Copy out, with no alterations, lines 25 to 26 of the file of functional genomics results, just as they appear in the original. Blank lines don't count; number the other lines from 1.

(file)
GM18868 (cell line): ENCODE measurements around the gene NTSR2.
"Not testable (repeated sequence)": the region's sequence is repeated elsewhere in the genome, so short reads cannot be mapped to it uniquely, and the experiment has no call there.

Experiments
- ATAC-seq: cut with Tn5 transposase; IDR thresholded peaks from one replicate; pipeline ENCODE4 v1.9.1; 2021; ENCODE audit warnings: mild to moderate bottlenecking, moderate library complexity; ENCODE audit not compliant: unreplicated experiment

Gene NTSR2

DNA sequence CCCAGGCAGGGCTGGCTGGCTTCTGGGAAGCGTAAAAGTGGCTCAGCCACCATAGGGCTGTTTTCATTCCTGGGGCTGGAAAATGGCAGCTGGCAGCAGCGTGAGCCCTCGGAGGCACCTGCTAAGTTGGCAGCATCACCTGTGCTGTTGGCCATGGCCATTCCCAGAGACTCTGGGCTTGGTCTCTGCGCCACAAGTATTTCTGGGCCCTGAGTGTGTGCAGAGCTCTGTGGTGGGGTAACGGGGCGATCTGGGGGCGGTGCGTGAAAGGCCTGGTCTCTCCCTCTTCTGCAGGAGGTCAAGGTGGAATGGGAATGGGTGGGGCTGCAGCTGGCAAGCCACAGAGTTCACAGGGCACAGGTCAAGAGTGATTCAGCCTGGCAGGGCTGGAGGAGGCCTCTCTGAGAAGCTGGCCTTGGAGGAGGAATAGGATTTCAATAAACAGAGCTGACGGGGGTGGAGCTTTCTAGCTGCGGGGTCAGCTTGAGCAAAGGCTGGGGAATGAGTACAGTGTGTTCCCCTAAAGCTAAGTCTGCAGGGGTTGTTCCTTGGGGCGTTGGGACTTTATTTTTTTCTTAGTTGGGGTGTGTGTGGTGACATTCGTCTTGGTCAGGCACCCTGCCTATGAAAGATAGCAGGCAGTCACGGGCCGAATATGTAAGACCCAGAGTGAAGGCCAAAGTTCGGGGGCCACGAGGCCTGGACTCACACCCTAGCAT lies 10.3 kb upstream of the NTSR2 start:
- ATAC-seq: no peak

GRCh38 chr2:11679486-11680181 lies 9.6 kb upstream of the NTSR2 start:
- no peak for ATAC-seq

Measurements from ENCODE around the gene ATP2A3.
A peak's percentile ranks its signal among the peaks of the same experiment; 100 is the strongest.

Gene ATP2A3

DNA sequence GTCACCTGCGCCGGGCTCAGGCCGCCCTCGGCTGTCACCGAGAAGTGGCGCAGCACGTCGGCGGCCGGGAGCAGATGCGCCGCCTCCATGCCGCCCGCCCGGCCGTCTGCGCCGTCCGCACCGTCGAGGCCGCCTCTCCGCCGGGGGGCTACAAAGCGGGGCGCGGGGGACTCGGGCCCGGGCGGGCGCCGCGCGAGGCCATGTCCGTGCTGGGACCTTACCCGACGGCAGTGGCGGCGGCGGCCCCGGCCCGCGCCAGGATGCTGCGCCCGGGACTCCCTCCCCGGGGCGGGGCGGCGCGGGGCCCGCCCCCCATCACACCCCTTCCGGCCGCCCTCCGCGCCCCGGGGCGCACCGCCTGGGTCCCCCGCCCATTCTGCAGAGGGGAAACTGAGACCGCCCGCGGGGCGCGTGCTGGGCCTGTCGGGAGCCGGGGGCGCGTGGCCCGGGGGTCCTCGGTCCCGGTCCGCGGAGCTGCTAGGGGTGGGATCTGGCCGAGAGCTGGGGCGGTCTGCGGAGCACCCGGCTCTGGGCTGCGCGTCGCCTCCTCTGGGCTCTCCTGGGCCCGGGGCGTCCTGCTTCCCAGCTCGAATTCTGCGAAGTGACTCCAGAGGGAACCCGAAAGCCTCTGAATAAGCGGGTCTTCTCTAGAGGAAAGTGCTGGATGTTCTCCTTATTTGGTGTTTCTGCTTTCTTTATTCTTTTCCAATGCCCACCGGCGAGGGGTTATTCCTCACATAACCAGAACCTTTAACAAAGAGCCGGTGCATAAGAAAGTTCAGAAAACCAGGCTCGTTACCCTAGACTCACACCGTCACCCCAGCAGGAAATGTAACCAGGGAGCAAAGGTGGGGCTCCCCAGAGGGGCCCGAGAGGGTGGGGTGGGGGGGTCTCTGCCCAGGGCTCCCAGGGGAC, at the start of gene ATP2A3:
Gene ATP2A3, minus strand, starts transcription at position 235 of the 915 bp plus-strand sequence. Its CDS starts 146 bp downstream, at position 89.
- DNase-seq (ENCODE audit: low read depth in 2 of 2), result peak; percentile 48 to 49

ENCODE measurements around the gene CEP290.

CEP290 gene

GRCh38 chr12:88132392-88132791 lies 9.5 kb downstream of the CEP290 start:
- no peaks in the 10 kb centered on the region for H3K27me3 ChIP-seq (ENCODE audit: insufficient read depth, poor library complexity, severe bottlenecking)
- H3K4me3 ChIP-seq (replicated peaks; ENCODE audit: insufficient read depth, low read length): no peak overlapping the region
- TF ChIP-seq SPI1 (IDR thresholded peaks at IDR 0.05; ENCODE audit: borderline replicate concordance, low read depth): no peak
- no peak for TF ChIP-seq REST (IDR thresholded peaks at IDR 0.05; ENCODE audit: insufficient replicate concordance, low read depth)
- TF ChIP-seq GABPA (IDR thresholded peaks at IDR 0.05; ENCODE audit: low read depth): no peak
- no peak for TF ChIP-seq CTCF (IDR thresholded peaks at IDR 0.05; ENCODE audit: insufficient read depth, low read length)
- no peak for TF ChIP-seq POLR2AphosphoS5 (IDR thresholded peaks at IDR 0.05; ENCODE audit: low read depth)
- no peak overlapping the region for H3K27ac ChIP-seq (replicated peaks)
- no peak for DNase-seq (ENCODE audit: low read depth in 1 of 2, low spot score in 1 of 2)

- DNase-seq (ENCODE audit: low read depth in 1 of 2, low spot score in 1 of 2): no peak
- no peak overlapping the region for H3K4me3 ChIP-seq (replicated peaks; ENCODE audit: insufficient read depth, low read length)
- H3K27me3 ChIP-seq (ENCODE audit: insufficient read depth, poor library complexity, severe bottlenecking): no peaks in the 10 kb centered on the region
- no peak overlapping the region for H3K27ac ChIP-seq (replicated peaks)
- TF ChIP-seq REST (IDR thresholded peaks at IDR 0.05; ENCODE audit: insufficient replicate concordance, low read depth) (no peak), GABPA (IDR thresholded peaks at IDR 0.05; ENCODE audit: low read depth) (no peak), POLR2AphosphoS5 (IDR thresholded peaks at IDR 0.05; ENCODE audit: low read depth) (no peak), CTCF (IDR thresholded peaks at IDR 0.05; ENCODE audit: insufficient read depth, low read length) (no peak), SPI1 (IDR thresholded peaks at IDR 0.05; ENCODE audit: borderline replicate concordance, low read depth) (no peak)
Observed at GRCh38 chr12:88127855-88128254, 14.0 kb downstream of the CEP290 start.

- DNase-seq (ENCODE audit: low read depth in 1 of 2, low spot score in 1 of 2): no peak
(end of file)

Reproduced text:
- no peak for TF ChIP-seq POLR2AphosphoS5 (IDR thresholded peaks at IDR 0.05; ENCODE audit: low read depth)
- no peak overlapping the region for H3K27ac ChIP-seq (replicated peaks)